Why are the Chicago Cubs so meaningful that they can bring a 90 year-old man to tears when they win the World Series, yet so meaningless to a neighbour in the adjacent house? Why is bringing awareness to one’s community of some social issue the life-calling for one individual, yet may be completely irrelevant to the person they are preaching to?
If you haven’t thought about this, then be prepared to get a little uncomfortable.
Arguably, the deepest question we ponder throughout our lives pertains to the meaning of life. And even more fascinating, is that it is seemingly ubiquitously pondered throughout the world without exception.
Naturally, we are afraid of unknowns and we don’t like our knowns to be challenged, so we subconsciously put meaning in different things and don’t spend much time thinking about why. For Grandpa it may be baseball, for Susan it may be feminism, and for you it’s probably something completely different.
So what is meaningful? What is meaningless? Is it all equally meaningful and meaningless?
I raise these points for a couple of reasons.
- All too frequently I see people talk down of how other people choose to find meaning
- All too frequently I see people get depressed because they put a lot of meaning into something that didn’t turn out how they had hoped
Forgive me for getting too deep here (although if you’re on a blog titled “The Pensives” then you’re asking for it haha), but in the end we’re all going to end up in a grave. If one looks at it from that perspective, everything is equally meaningless (and meaningful) because it all comes to an end at some point. Once this is established, we will not feel a superiority over others just because they may find meaning in something completely different from us, and if we realize that, then there will be a lot less judgment of those around us whose lives are not organized identically to ours.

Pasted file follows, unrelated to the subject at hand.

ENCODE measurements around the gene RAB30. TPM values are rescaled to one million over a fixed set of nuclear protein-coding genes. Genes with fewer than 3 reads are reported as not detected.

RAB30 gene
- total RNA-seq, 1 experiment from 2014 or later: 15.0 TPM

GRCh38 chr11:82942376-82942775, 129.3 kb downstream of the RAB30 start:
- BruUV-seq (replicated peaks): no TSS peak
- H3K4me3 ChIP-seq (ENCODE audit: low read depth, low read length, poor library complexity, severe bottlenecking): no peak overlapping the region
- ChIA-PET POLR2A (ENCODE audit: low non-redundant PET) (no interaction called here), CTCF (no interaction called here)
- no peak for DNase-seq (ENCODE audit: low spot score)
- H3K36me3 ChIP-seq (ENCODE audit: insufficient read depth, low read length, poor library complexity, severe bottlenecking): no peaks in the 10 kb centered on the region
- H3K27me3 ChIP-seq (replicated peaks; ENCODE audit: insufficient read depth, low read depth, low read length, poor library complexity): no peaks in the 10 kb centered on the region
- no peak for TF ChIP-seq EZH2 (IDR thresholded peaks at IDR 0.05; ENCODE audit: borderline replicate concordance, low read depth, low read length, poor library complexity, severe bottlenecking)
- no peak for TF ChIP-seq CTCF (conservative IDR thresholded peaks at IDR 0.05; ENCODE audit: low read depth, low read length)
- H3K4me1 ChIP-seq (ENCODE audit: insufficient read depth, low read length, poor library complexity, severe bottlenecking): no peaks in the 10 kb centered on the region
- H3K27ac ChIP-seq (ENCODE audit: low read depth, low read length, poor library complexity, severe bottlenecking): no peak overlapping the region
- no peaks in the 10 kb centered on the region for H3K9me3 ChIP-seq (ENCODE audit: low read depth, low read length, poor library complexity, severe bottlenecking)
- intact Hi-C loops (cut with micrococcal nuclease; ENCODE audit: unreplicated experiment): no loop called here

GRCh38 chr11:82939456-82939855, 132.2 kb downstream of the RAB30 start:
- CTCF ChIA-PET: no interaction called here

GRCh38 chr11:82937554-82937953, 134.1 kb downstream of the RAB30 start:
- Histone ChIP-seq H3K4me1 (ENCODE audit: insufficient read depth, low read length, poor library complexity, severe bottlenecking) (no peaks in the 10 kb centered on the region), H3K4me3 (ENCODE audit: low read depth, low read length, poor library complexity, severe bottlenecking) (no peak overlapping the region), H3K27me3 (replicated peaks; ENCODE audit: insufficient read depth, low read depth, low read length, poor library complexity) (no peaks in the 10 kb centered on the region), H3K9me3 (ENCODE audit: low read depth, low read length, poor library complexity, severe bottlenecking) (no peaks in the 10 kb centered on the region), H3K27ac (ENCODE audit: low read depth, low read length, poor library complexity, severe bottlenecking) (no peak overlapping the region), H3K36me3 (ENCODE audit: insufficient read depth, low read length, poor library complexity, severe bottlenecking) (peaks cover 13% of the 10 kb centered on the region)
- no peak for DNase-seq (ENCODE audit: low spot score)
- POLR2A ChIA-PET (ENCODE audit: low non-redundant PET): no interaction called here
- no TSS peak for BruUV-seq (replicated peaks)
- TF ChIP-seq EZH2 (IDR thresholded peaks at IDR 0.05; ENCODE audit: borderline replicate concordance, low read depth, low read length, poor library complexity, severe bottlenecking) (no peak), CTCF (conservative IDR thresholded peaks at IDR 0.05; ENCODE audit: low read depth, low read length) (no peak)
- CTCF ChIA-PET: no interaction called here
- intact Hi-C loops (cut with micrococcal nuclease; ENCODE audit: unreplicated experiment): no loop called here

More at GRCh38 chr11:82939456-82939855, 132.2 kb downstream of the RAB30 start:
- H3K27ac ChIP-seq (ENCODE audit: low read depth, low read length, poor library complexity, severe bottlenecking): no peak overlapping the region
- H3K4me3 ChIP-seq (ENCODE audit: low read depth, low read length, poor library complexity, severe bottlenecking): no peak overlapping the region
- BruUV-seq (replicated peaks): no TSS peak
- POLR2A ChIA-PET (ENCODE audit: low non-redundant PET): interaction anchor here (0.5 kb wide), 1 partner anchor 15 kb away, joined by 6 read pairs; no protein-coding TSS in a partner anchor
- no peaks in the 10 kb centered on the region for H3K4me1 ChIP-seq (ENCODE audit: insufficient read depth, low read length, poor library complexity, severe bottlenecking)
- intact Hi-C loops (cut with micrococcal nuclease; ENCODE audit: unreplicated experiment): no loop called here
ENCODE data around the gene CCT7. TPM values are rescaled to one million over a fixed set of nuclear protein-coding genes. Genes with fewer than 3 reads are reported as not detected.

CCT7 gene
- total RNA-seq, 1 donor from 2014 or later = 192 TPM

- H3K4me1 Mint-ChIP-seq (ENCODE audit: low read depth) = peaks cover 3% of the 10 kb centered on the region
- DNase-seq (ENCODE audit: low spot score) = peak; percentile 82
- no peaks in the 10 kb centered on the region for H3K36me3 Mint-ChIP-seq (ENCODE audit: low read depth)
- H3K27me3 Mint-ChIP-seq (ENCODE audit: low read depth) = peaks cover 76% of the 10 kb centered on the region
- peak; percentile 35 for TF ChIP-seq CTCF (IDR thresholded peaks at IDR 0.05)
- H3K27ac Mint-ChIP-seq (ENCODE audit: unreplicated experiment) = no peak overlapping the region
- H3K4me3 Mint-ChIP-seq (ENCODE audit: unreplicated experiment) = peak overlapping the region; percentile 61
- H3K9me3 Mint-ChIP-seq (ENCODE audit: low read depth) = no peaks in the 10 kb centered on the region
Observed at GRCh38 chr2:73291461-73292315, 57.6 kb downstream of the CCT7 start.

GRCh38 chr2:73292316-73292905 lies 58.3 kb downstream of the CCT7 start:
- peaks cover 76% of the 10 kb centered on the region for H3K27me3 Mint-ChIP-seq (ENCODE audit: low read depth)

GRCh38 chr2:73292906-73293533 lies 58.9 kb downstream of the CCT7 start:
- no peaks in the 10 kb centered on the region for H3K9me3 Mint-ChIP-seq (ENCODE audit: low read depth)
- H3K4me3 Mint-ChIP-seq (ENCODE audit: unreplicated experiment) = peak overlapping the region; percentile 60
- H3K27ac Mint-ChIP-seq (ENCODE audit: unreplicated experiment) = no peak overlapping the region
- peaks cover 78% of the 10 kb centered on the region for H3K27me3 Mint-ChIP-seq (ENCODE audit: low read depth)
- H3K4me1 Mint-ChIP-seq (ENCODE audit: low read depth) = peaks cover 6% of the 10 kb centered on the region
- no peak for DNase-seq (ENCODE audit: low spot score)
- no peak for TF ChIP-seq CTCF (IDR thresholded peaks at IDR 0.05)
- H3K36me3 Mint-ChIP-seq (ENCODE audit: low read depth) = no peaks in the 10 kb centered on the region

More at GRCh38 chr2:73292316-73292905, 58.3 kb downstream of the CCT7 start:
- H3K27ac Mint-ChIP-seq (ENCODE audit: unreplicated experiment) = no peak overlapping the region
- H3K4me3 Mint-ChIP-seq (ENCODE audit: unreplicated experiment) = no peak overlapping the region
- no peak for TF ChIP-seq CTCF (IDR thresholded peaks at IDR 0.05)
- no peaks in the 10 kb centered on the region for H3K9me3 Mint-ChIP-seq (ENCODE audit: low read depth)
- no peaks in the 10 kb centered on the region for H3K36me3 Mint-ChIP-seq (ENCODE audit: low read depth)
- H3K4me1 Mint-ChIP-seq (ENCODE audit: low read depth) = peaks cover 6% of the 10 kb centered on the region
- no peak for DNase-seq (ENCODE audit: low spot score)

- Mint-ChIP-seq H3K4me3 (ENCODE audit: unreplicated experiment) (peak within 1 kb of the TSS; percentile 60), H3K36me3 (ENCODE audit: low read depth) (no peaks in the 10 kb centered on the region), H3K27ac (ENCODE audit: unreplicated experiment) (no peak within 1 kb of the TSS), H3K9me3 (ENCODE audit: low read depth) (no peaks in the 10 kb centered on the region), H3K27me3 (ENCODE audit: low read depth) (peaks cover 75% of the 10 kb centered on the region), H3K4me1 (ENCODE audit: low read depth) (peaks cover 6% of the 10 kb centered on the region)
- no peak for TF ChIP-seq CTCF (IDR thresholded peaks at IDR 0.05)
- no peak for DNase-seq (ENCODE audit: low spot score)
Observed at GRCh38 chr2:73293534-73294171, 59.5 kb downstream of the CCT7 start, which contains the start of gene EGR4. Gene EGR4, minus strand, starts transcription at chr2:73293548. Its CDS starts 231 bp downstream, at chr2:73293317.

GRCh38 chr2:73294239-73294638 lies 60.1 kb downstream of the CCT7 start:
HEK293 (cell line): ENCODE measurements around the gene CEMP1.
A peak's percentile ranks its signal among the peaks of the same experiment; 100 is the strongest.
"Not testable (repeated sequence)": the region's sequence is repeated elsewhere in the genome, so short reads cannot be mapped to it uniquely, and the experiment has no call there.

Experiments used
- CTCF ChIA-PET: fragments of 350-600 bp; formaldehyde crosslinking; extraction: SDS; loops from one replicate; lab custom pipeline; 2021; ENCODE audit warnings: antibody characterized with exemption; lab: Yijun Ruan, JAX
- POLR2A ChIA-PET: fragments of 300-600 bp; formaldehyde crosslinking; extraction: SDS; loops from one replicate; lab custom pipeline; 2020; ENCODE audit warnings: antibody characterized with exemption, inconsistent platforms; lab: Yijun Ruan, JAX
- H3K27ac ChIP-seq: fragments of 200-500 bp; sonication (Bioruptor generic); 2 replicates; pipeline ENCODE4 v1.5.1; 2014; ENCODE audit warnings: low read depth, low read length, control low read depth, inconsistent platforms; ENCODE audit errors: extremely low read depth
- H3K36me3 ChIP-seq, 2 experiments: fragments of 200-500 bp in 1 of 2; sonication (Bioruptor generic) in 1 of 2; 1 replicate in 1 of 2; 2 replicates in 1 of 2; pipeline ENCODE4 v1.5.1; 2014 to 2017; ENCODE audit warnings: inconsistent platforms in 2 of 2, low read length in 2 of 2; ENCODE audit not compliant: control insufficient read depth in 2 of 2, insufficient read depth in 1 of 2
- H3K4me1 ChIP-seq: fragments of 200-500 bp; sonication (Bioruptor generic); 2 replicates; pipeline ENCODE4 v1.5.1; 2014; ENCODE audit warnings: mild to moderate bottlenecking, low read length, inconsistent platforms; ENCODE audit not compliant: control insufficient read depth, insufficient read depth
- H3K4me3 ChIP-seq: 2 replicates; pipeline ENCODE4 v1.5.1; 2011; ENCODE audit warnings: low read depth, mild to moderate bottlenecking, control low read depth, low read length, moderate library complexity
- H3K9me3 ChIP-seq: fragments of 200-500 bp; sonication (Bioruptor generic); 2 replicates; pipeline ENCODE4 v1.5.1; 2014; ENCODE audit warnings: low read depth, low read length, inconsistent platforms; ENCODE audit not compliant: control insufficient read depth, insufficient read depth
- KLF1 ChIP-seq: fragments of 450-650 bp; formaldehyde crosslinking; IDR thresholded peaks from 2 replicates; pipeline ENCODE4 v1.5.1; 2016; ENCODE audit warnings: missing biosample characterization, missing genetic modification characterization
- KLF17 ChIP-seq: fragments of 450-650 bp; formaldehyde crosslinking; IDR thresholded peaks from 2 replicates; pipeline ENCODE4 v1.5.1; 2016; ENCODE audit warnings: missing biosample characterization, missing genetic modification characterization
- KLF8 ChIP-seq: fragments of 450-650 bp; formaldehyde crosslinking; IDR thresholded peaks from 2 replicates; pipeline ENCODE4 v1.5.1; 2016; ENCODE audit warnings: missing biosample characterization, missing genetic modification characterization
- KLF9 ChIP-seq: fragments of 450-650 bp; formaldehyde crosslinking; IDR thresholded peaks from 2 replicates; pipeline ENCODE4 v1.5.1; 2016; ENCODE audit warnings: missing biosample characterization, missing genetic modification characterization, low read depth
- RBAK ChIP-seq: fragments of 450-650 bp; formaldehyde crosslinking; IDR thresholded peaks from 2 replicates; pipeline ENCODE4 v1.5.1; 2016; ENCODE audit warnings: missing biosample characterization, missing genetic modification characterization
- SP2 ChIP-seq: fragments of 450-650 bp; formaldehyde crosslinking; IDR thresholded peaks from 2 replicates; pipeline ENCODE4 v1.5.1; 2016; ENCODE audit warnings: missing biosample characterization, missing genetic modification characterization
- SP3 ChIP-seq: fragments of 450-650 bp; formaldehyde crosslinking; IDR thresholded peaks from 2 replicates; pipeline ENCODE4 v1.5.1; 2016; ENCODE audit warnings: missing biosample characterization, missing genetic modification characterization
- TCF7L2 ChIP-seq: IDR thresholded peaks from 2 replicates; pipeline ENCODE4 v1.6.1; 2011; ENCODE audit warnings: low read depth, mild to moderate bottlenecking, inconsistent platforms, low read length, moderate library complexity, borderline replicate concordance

Does it make sense to everybody that the Chicago Cubs winning the World Series was the best day of many people’s lives? Of course not – but if it was the best day of your life, then kudos to you because you have figured out a key to happiness that 99.9% of people are still searching for.
If people look at those two points I raised above and think about them seriously, I think the world will be a much better place (but of course, who am I to say what a good world should look like?).
It will allow us to empathize with those who are passionate about things that we don’t understand so we can communicate in a way that won’t sound condescending when discussing those things. It will also prevent us from getting too depressed about the outcome of something, because if we have enough self-security to acknowledge that meaning is just something we prescribe ourselves, then we can recalibrate in that moment and realize that the only reason we feel bad is because we chose to do so.
I’m not saying that all sorrow and suffering should be avoided (in fact, I tend to believe the contrary), but I am saying that if feelings are becoming destructive, then breaking your belief system down and building it back up again can do wonders for your mental wellbeing.
No one’s meaning is more important than someone else’s. Never question what you have picked and try not to question what others have picked. THEN, perhaps, we can be one step closer to speaking the same language when discussing values and priorities with our peers, which I think we can all agree is a desirable outcome for everyone.